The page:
That you wish the hospital to sensitively dispose of the tissue, which will be by cremation or That you would like the tissue to be returned to you to make your own arrangements. If you chose this option, when the examination is complete a member of the laboratory/mortuary services team will contact you to arrange a time with you to collect the tissue. This may take a number of days
Making the Decision for a Post Mortem Examination
If a baby miscarries after 12 weeks gestation, it may be developed enough for a post mortem examination. If a post mortem examination is possible it will be discussed with you. It can provide valuable information about your baby, the pregnancy and possibly a cause for the miscarriage, although this may not always be the case.
You will be provided with more detailed information by the doctors and nurses looking after you about this option so that you can make a decision that is right for you.
You will be asked to give written consent for the examination. Your baby will be taken to the Paediatric Pathology Department at the Royal Victoria Hospital, Belfast where the examination will take place.
After the post mortem examination it may take several months before you can be given the results as it can take some time for all the test results to be gathered and a report completed.
When the post mortem examination is complete your baby will be returned to the hospital mortuary.
When completing the consent form you will have been asked your wishes about what should happen to your baby’s remains.
If you choose to have your baby’s remains returned to you for family burial or cremation, the mortuary technician will contact you to arrange a time for you to collect your baby.
If you chose for the hospital to undertake cremation of your baby, this will be done with dignity and sensitivity at Roselawn Cemetery where ashes will be scattered in the “Garden of Remembrance for Babies” which all parents can visit.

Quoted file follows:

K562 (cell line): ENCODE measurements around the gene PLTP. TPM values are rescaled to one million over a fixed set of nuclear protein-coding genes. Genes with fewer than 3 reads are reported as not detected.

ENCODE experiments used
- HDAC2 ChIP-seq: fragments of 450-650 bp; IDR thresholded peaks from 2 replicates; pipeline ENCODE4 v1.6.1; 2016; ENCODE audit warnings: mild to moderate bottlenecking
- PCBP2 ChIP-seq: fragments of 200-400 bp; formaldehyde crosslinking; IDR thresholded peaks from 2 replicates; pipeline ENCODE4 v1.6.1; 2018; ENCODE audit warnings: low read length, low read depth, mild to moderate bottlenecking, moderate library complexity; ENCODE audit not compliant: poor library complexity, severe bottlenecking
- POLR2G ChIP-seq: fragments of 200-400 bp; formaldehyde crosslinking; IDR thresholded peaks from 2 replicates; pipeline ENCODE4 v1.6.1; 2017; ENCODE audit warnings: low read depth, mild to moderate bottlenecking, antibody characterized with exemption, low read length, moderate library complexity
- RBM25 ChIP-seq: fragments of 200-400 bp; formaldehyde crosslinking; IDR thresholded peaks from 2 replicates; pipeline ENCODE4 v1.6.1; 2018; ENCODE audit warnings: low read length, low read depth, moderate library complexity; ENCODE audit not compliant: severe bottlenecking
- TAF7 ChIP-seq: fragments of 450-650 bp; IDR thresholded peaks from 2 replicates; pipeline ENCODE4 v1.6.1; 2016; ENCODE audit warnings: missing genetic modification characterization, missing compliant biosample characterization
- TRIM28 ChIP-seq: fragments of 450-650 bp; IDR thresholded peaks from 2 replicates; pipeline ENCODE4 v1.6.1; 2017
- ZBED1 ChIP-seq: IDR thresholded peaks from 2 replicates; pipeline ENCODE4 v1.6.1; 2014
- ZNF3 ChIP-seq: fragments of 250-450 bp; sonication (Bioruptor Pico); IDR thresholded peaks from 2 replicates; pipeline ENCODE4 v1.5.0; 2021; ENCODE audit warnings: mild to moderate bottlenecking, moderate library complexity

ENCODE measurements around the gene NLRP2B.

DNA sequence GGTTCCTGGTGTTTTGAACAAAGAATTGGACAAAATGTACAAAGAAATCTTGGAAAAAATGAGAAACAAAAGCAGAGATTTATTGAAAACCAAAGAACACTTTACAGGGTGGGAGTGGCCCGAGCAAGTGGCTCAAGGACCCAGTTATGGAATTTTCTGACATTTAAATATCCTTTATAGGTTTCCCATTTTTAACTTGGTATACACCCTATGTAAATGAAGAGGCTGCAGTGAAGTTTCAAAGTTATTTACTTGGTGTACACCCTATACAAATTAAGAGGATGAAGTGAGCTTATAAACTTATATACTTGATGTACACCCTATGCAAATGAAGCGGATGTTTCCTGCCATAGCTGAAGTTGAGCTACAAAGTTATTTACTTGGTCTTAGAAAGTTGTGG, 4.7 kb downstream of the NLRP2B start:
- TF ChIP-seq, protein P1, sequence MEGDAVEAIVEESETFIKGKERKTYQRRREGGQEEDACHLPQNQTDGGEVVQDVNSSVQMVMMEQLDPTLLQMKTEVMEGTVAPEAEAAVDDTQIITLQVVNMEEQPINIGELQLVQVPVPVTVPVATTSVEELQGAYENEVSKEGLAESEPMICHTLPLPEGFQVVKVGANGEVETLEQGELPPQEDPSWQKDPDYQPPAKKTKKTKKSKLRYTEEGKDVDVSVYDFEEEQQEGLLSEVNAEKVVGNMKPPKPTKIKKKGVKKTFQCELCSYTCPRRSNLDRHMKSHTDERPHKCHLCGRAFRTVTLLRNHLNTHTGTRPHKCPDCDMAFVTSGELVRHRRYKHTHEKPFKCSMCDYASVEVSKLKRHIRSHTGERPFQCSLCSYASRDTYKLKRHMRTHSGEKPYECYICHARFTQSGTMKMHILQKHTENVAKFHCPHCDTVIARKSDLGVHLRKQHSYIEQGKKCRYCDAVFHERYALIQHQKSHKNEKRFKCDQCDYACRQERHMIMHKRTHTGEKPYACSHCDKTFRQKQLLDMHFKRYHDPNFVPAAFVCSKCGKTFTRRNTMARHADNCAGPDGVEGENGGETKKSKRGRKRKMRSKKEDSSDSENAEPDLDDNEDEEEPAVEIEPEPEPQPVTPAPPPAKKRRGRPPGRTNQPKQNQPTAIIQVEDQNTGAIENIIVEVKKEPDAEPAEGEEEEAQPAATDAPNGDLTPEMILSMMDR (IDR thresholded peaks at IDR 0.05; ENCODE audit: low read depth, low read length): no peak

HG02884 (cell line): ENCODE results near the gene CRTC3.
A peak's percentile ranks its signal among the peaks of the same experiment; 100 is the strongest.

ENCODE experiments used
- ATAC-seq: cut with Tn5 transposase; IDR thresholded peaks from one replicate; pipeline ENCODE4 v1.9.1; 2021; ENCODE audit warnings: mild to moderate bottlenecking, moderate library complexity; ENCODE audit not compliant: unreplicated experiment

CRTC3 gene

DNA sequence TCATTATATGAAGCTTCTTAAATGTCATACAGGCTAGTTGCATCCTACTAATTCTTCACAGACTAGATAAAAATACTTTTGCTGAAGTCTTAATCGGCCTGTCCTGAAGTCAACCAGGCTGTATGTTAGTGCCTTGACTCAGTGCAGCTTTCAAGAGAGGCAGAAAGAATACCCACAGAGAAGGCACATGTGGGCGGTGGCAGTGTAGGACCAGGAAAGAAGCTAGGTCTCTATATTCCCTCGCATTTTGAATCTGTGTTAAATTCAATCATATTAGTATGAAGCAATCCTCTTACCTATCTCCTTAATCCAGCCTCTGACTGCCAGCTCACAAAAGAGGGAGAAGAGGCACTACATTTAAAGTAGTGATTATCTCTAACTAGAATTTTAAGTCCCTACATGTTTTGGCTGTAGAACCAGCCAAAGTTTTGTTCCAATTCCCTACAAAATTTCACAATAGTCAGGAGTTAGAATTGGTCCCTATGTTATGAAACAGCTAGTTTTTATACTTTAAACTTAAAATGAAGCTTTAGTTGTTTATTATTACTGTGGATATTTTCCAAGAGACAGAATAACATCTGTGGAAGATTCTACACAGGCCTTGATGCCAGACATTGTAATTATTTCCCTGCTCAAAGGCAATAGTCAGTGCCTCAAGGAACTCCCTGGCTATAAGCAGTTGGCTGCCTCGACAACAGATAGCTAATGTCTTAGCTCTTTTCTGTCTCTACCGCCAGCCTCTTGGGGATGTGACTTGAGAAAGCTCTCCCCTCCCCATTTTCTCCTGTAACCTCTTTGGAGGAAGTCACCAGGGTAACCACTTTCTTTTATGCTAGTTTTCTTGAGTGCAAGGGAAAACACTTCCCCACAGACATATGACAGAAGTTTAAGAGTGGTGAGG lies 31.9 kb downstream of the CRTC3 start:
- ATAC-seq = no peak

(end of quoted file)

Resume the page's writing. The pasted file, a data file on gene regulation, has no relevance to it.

Remembering your Loss The healthcare team will do all they can to help you cope with your loss.
The hospital chaplain may be a good source of support, whether or not you have any religious beliefs. They are also happy to provide a “naming service” for your baby. The ward staff will contact the chaplaincy team on your behalf if you wish.
The mortuary team are also available to explain options for taking your baby home.
The ward team can help you find other ways to acknowledge the loss of your baby. With your approval, you can be helped to make mementos, such as a hand or footprint, if this is possible and by taking a picture etc.
The hospital also has a “Book of Remembrance”. You can choose to have your baby’s name written in this book. The team will provide you with information about how to do this if you wish.
Annual Remembrance Services are held and these are advertised in the local press.
You will not usually have a review appointment at the hospital.
You may seek follow-up and support from your General Practitioner who can provide you with a certificate for your employer should you need some time off work.
Getting Pregnant Again?
It is understandable that you may be anxious about a future pregnancy in light of this experience.
Having a miscarriage does not normally affect your chances of having a successful pregnancy in the future.
Following a miscarriage your periods should return to normal, however it is normal for the first period to be delayed.
Your Feelings A miscarriage is a difficult and unhappy experience to go through. Feelings after a miscarriage vary from person to person and people express their emotions in different ways. Feelings of grief and loss are very common and natural. You may also feel angry about what has happened.
Your partner may also have sad and difficult feelings to cope with. If you have another child or children who knew you were pregnant, they may also be affected by the miscarriage.
While most people find their feelings of grief and loss ease over time, there is support available to help you cope.
A health visitor can give you support and advice following a miscarriage and will arrange to visit you at home. The ward staff will ask you about this and make a referral if you wish.
Sometimes talking to people who have had a similar experience can be a great source of support. The following organisations are here to help and be contacted by telephone, e-mail or by visiting their websites.
Provide information booklets and a confidential telephone support line for those in need of a listening ear. If you would like to talk to someone confidentially,